The prospect of widespread fuel shortages due to an ongoing strike by the owners of private fuel tanker trucks in Greece is looking increasingly possible, as petrol stations around the country began to "run dry" on Sunday.
Shortages of unleaded petrol and diesel for motor vehicles were particularly acute, and drivers both in Attica and elsewhere around Greece faced the prospect of ending up with empty fuel tanks.
Tanker truck owners, along with owners of other heavy goods vehicles, have been on strike for a week now in order to demand rate increases by 13 percent in order to cover mounting costs that have soared as a result of rising oil prices. The government, however, has offered only 5 percent.
An employee of a closed petrol station gestures to a customer asking for petrol during a fuel truck drivers' strike in Athens May 11, 2008. Thousands of Greeks queued for hours at petrol stations to fill up their cars as the strike started to hit supplies with some 70 percent of stations around the country running out of petrol, officials said.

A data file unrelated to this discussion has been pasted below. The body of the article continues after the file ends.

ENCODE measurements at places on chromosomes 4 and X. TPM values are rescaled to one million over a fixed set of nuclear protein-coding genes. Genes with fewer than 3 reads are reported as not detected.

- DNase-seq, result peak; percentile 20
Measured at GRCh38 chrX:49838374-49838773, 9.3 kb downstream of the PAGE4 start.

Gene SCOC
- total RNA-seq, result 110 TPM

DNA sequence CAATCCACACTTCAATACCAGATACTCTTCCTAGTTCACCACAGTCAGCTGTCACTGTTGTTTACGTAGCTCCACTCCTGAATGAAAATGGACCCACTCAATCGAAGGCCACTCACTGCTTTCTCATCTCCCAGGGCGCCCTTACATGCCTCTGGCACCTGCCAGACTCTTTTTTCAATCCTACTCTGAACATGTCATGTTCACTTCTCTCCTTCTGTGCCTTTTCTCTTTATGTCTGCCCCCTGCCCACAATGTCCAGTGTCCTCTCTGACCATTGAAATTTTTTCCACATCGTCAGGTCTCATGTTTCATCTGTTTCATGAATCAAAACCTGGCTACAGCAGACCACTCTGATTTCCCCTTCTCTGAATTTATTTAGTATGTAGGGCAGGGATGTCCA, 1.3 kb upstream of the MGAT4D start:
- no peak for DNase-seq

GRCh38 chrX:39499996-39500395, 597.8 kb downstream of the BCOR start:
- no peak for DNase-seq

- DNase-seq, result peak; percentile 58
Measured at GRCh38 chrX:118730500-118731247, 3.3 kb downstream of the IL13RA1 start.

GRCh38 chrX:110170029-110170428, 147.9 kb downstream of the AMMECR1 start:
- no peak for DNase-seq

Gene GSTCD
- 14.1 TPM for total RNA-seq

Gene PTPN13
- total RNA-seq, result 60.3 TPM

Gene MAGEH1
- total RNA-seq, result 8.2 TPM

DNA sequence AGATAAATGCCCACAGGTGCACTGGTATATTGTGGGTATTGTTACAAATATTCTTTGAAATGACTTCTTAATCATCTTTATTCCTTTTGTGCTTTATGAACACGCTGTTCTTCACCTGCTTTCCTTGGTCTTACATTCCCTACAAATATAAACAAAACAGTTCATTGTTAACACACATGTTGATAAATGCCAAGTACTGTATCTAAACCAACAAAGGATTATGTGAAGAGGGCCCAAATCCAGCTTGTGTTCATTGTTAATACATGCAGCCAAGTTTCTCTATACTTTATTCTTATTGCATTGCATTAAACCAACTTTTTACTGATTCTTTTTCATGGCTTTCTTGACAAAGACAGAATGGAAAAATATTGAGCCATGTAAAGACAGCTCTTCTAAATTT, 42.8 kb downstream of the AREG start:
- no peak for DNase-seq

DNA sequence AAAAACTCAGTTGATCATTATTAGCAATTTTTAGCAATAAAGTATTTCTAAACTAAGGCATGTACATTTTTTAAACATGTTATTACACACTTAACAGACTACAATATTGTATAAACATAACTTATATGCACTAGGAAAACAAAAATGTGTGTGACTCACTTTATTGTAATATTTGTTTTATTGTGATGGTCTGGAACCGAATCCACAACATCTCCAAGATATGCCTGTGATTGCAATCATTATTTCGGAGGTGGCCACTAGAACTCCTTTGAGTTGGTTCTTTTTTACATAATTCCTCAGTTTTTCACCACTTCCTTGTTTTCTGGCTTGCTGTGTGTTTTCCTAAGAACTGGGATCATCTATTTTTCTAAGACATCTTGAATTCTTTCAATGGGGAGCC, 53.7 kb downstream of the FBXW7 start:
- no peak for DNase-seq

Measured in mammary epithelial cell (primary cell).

The head of the tanker truckers federation has indicated that truckers are prepared to sit down to talk with the government to work out a compromise deal.
The tanker truckers' union federation is due to hold its general assembly on Monday to decide what to do next. If it chooses to extend the strike, then it is almost certain that there will be serious problems with fuel shortages, though it is not necessarily limited to these troubles.
The truckers' strike is also expected to affect the smooth operation of markets in general, with tons of goods waiting at ports and customs posts, while several perishable goods may be completely ruined. Incidents occurred at Iraklion port on Saturday, for example, when truckers attempted to prevent 20 lorries of produce from boarding a ferry bound for Piraeus.
Also joining the strike to demand higher fare increases are taxi drivers, who have called a 24-hour work stoppage beginning at 5 a.m. (0300 GMT) on Monday to seek a higher increase in fares as against the 5 percent offered by the government, again citing higher costs due to rising oil prices. Source:Xinhua